Physicist Anders Carlsson, at Washington University in St. Louis, and Sid Redner of the Santa Fe Institute have created a new mathematical model to describe the most reliable, efficient and cost-effective way to harness solar power.

Their calculations, recently published in the journal Frontiers in Energy Research, show that small improvements in energy generation and storage could have huge impacts on the overall reliability of a solar-powered grid.

Using 40 years of solar data from the St. Louis region, Carlsson and Redner ran calculations over millions of hypothetical years to determine the optimal mix of power generation and storage to build a reliable grid that runs on renewable energy. Such a system is many years from reality, and Carlsson notes that a renewable grid in St. Louis would have to combine solar and wind power.

Anders Carlsson

Still, the physicists found some room to be optimistic. Their analysis showed that, with only modest system improvements, a solar-powered grid could be extremely stable.

“Reliability improves exponentially if you increase either the generation capacity or the storage,” said Carlsson, a professor of physics in Arts & Sciences.

Storage capacity is crucial because sunshine can be in short supply during the winter in many parts of the country, including St. Louis. That means that any solar-powered energy system must include batteries that can supply energy on relatively dark days.

Building better batteries is an important mission for scientists at WashU and elsewhere. Advances in battery technology could certainly help revolutionize the power grid, but Carlsson and Redner’s calculations show that reducing the costs of solar panels could have a relatively greater impact on the efficiency of the overall system.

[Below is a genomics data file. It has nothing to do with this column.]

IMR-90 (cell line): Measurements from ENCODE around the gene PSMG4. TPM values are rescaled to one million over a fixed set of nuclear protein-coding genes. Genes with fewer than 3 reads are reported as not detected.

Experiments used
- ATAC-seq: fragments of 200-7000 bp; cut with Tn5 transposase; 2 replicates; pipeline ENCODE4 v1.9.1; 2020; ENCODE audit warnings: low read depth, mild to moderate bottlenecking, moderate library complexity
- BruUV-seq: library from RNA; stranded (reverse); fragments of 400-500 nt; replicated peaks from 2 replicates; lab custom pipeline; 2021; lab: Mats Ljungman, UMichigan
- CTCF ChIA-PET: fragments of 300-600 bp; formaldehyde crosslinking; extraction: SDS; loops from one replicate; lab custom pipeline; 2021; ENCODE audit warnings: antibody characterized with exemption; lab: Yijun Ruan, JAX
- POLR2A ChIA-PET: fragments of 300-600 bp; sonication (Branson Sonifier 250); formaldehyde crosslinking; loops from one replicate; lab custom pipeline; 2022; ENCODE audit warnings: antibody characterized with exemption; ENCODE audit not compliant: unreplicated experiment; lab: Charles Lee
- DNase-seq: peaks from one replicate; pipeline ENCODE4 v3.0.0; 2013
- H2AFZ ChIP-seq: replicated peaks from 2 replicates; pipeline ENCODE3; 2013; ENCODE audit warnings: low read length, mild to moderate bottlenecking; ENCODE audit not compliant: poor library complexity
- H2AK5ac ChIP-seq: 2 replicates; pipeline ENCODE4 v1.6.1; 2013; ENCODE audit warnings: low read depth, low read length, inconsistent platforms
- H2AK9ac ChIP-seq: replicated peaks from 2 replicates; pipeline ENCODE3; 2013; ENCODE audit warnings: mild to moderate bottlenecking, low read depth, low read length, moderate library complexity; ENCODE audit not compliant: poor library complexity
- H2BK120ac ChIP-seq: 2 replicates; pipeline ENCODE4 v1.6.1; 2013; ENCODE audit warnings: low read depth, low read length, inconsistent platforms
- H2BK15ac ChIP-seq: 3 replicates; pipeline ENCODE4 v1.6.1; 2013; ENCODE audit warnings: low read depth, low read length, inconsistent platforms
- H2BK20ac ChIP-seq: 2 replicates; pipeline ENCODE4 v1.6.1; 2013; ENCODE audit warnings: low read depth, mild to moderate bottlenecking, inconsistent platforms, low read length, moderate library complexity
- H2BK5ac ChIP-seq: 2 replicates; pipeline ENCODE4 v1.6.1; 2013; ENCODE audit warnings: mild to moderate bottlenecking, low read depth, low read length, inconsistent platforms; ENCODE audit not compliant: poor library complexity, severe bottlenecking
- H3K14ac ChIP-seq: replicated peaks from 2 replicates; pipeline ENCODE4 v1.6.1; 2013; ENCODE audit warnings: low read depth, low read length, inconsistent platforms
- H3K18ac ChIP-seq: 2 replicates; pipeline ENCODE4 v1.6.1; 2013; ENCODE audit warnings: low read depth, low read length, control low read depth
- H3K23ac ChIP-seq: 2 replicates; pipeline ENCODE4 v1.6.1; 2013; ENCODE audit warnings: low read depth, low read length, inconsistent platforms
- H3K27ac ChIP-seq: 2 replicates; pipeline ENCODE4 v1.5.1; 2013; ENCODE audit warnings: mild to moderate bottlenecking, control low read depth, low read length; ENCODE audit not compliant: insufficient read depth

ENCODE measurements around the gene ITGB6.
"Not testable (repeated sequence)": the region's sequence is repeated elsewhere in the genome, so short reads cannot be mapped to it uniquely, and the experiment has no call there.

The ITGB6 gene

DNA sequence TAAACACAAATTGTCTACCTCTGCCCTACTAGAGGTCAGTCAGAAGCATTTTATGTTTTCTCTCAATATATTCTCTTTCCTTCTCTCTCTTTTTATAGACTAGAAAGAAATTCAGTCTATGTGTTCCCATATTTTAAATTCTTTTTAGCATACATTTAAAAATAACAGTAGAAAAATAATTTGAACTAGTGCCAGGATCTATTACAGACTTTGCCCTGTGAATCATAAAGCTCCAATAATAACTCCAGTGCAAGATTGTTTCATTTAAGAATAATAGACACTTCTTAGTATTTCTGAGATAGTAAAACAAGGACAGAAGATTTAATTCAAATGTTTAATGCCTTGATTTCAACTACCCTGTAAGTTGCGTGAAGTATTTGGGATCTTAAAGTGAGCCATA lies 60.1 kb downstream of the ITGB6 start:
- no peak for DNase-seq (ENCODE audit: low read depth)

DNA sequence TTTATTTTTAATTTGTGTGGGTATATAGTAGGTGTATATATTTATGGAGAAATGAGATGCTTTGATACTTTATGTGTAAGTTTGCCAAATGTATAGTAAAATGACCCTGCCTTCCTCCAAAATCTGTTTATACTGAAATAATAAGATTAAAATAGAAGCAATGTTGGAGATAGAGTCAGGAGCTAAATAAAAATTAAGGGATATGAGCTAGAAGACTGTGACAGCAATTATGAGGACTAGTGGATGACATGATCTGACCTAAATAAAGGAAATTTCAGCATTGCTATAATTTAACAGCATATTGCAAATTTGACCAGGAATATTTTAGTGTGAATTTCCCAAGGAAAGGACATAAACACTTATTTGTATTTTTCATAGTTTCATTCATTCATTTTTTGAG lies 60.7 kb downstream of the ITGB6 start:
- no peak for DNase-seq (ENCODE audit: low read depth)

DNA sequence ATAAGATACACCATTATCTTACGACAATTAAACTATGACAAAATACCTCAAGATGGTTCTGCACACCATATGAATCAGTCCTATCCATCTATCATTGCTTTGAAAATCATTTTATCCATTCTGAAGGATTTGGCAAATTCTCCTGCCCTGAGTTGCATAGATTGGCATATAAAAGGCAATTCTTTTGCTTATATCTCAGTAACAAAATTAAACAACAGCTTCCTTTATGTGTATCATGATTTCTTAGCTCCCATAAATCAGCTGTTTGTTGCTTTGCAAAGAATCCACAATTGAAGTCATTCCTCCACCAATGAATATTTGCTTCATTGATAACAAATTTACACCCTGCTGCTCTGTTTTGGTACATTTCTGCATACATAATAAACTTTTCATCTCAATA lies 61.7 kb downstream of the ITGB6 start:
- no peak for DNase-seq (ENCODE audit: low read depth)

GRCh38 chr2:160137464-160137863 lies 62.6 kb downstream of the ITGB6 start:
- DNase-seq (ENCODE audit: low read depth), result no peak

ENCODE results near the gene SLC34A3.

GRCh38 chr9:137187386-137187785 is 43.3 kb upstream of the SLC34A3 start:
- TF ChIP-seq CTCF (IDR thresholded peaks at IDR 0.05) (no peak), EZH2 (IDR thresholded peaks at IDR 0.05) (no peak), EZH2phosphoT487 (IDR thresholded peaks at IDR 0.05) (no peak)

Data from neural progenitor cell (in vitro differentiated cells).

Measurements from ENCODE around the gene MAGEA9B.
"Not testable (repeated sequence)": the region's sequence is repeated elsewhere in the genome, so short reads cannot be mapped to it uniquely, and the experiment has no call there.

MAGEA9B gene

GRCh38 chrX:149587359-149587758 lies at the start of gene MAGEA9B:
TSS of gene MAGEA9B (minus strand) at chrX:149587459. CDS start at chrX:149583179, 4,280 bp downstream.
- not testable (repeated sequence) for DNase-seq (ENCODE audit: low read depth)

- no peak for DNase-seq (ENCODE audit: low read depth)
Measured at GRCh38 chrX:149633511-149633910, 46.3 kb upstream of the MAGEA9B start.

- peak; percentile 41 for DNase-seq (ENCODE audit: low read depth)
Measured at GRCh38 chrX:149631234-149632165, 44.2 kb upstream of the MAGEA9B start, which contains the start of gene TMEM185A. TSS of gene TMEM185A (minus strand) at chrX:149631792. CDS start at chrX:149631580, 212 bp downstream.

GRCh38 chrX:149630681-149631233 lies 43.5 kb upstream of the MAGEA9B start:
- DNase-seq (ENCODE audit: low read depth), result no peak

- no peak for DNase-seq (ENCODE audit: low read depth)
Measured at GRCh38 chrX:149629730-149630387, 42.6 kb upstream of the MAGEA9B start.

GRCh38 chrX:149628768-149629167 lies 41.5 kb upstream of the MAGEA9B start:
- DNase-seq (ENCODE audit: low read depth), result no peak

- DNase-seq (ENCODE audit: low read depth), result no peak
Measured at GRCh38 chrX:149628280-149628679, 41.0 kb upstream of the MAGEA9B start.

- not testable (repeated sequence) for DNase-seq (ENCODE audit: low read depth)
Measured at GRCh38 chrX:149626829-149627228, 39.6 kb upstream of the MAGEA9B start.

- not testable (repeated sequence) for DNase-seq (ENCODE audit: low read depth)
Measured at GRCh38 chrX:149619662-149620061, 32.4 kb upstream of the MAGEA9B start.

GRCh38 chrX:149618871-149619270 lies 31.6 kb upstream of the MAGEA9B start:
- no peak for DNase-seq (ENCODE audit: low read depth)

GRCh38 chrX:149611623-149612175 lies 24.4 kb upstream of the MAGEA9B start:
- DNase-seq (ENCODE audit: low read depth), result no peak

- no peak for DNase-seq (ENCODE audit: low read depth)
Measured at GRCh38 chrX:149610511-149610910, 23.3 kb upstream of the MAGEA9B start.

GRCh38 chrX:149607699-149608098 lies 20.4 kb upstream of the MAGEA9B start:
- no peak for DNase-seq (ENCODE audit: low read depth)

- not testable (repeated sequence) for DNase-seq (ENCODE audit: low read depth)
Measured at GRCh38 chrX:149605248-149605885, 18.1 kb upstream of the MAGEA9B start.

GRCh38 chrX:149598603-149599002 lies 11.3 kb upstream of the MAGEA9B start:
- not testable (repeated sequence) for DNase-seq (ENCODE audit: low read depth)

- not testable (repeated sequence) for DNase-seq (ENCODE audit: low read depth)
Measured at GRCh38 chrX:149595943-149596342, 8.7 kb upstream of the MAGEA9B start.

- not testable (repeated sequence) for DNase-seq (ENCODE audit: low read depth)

In St. Louis, the sun is reliable enough to power the grid for the great majority of the year, meaning that most of the energy will come directly from the power plant, not a battery. “But because the science of batteries offers more potential for game-changing discoveries, battery research should still be a priority,” he said.

Carlsson said the math of renewable energy points to another important lesson: The search for perfection might be counterproductive. A hypothetical system that runs exclusively on renewable solar and wind power would be significantly more expensive than a renewable system that used small amounts of natural gas as a backup, he said. He estimated that, with current technology, a 100% renewable system that powered St. Louis could cost $130,000 per household. A system that was 95% or 99% renewable, however, could be in the range of $80,000 to $90,000.

“Extremely highly renewable systems are very expensive,” Carlsson said. “If we can get to 99% renewable in 10 years, versus 100% renewable in 30 years, we’d better figure out how to get to that 99%.”

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